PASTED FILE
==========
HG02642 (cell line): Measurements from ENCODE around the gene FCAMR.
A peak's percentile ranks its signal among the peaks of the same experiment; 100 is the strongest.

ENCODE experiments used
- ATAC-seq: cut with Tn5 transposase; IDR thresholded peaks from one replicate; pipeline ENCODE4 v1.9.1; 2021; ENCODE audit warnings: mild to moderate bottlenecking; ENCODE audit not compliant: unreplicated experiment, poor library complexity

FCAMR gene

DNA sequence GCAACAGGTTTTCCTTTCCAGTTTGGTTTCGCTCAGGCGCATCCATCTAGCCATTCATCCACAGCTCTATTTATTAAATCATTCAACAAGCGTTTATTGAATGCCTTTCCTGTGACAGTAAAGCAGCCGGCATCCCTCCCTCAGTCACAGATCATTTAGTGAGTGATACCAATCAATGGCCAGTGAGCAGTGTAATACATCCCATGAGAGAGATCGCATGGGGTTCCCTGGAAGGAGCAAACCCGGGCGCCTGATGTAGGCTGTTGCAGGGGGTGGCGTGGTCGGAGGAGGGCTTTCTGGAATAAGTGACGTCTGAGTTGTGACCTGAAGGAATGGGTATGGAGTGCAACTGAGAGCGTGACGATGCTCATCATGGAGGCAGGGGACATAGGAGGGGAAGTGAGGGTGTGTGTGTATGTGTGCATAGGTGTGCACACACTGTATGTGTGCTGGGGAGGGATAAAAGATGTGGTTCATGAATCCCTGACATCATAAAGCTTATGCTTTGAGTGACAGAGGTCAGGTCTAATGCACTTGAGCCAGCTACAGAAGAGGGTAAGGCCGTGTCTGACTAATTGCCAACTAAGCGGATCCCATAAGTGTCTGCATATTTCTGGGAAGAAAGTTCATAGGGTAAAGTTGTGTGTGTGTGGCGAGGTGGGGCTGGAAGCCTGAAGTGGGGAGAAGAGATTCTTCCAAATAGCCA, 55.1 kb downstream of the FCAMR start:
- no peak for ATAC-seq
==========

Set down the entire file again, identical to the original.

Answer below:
HG02642 (cell line): Measurements from ENCODE around the gene FCAMR.
A peak's percentile ranks its signal among the peaks of the same experiment; 100 is the strongest.

ENCODE experiments used
- ATAC-seq: cut with Tn5 transposase; IDR thresholded peaks from one replicate; pipeline ENCODE4 v1.9.1; 2021; ENCODE audit warnings: mild to moderate bottlenecking; ENCODE audit not compliant: unreplicated experiment, poor library complexity

FCAMR gene

DNA sequence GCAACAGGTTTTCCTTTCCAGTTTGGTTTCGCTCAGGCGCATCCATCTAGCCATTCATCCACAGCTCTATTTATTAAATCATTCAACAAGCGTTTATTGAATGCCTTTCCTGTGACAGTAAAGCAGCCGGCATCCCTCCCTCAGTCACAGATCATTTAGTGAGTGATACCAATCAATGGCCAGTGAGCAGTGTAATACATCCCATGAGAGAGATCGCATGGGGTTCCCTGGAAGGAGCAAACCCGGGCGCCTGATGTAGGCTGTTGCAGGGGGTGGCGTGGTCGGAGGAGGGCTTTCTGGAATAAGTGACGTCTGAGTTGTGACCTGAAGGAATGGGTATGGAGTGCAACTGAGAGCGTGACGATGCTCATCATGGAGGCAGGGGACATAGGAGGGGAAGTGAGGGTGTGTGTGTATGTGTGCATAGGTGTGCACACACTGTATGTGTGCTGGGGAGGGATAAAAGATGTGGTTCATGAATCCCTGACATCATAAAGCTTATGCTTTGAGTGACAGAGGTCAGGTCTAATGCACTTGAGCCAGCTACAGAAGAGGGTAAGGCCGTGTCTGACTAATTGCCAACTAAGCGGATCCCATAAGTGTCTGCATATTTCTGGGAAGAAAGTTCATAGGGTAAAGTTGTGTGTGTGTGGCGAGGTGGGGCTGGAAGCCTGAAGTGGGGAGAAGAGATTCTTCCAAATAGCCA, 55.1 kb downstream of the FCAMR start:
- no peak for ATAC-seq